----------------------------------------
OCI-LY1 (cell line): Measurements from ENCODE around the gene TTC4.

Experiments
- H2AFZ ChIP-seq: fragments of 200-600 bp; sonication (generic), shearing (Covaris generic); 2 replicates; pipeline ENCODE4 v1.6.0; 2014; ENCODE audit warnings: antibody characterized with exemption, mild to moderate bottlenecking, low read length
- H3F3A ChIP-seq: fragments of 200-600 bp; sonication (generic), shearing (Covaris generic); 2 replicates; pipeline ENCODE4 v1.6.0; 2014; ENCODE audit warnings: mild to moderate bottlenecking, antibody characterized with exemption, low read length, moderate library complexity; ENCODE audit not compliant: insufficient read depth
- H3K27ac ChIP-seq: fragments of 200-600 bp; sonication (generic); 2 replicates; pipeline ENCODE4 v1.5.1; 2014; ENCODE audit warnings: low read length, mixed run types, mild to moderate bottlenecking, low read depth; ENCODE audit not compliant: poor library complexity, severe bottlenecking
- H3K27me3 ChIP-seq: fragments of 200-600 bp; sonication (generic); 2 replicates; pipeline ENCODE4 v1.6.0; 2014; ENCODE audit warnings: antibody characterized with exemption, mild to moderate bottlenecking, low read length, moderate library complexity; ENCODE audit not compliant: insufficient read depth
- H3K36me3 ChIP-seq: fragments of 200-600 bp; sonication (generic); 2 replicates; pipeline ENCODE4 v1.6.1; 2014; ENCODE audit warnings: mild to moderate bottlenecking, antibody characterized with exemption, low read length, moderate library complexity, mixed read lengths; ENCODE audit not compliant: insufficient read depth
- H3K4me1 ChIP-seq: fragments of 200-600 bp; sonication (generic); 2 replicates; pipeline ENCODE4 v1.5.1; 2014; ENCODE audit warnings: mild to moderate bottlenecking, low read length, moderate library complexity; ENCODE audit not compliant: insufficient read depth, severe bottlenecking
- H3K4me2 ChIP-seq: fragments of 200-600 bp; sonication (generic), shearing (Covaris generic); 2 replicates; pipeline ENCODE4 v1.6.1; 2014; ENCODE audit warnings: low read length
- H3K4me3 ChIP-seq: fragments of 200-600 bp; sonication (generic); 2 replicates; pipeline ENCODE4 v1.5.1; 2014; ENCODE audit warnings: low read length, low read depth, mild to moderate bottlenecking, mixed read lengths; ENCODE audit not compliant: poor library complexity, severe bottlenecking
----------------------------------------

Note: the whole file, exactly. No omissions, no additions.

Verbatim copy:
OCI-LY1 (cell line): Measurements from ENCODE around the gene TTC4.

Experiments
- H2AFZ ChIP-seq: fragments of 200-600 bp; sonication (generic), shearing (Covaris generic); 2 replicates; pipeline ENCODE4 v1.6.0; 2014; ENCODE audit warnings: antibody characterized with exemption, mild to moderate bottlenecking, low read length
- H3F3A ChIP-seq: fragments of 200-600 bp; sonication (generic), shearing (Covaris generic); 2 replicates; pipeline ENCODE4 v1.6.0; 2014; ENCODE audit warnings: mild to moderate bottlenecking, antibody characterized with exemption, low read length, moderate library complexity; ENCODE audit not compliant: insufficient read depth
- H3K27ac ChIP-seq: fragments of 200-600 bp; sonication (generic); 2 replicates; pipeline ENCODE4 v1.5.1; 2014; ENCODE audit warnings: low read length, mixed run types, mild to moderate bottlenecking, low read depth; ENCODE audit not compliant: poor library complexity, severe bottlenecking
- H3K27me3 ChIP-seq: fragments of 200-600 bp; sonication (generic); 2 replicates; pipeline ENCODE4 v1.6.0; 2014; ENCODE audit warnings: antibody characterized with exemption, mild to moderate bottlenecking, low read length, moderate library complexity; ENCODE audit not compliant: insufficient read depth
- H3K36me3 ChIP-seq: fragments of 200-600 bp; sonication (generic); 2 replicates; pipeline ENCODE4 v1.6.1; 2014; ENCODE audit warnings: mild to moderate bottlenecking, antibody characterized with exemption, low read length, moderate library complexity, mixed read lengths; ENCODE audit not compliant: insufficient read depth
- H3K4me1 ChIP-seq: fragments of 200-600 bp; sonication (generic); 2 replicates; pipeline ENCODE4 v1.5.1; 2014; ENCODE audit warnings: mild to moderate bottlenecking, low read length, moderate library complexity; ENCODE audit not compliant: insufficient read depth, severe bottlenecking
- H3K4me2 ChIP-seq: fragments of 200-600 bp; sonication (generic), shearing (Covaris generic); 2 replicates; pipeline ENCODE4 v1.6.1; 2014; ENCODE audit warnings: low read length
- H3K4me3 ChIP-seq: fragments of 200-600 bp; sonication (generic); 2 replicates; pipeline ENCODE4 v1.5.1; 2014; ENCODE audit warnings: low read length, low read depth, mild to moderate bottlenecking, mixed read lengths; ENCODE audit not compliant: poor library complexity, severe bottlenecking